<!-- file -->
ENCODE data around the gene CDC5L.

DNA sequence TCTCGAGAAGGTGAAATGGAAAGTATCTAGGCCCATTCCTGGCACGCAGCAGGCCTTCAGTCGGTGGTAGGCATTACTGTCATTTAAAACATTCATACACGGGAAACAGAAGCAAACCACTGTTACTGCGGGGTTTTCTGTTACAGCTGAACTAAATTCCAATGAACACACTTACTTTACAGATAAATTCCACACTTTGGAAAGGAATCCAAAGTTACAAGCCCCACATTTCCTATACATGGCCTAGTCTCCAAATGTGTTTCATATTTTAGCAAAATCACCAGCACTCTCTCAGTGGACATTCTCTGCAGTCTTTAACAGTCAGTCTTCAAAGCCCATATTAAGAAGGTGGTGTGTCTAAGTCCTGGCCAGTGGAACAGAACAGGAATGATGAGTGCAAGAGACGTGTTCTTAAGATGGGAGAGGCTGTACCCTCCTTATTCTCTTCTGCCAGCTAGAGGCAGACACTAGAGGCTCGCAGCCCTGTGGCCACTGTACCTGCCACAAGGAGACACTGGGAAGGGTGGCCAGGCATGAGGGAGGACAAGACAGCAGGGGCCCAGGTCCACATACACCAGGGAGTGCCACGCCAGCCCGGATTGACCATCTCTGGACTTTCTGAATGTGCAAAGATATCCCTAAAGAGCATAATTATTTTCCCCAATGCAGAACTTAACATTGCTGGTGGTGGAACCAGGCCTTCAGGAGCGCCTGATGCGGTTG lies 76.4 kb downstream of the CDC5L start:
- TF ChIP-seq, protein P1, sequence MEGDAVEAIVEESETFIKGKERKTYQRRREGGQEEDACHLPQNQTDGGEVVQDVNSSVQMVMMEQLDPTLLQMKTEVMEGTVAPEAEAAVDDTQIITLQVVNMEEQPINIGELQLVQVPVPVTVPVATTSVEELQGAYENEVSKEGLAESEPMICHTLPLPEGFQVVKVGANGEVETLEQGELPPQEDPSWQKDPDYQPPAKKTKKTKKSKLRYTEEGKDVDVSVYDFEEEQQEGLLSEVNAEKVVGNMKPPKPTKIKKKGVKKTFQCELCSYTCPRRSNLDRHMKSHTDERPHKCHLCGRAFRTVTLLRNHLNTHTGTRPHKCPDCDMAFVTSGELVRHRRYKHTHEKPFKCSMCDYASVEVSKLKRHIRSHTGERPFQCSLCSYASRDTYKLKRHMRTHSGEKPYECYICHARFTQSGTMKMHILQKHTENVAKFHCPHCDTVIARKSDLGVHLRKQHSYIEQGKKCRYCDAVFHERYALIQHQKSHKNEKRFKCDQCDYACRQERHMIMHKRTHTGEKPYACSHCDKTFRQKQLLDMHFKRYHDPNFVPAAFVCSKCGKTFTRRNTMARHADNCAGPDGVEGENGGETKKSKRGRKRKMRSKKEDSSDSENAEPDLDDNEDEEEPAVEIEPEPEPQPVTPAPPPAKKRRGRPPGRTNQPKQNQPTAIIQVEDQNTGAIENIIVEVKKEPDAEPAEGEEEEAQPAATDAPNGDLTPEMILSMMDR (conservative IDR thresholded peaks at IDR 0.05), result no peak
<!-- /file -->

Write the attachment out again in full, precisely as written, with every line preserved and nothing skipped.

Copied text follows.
ENCODE data around the gene CDC5L.

DNA sequence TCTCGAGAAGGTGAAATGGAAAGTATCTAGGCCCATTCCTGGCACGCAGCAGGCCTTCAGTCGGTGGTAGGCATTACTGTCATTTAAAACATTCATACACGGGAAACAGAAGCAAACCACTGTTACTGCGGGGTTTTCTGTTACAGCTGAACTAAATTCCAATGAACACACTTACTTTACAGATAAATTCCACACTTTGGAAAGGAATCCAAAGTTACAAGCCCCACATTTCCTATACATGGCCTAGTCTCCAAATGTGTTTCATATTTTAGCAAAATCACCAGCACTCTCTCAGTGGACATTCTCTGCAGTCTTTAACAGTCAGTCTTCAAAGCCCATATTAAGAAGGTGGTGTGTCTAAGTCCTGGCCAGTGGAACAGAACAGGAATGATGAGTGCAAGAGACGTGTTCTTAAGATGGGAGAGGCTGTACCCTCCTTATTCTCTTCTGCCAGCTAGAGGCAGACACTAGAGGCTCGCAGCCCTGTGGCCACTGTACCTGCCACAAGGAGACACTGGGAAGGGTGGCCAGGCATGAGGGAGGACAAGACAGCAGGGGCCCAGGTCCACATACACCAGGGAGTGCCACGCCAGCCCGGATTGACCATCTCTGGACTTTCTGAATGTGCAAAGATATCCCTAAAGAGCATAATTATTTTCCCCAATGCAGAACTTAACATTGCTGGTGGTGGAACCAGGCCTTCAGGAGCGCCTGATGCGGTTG lies 76.4 kb downstream of the CDC5L start:
- TF ChIP-seq, protein P1, sequence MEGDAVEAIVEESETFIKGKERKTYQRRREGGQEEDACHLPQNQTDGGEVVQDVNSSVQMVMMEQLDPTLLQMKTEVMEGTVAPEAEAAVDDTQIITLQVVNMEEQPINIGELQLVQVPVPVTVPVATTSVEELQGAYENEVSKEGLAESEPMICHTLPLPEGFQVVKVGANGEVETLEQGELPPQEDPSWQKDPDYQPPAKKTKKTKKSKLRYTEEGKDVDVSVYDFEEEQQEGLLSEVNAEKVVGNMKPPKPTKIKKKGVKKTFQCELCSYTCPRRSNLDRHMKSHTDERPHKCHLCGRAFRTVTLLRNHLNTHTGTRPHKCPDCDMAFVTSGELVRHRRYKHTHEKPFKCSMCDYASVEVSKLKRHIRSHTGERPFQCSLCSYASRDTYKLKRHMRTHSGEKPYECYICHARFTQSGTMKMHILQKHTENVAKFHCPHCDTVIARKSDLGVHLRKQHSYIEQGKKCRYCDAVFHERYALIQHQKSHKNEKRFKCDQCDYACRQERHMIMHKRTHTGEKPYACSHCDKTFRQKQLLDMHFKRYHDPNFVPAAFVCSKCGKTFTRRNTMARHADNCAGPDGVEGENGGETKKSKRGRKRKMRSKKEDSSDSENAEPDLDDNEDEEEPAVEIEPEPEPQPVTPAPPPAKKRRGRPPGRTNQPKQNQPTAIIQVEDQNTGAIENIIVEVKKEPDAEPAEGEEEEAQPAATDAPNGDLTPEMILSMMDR (conservative IDR thresholded peaks at IDR 0.05), result no peak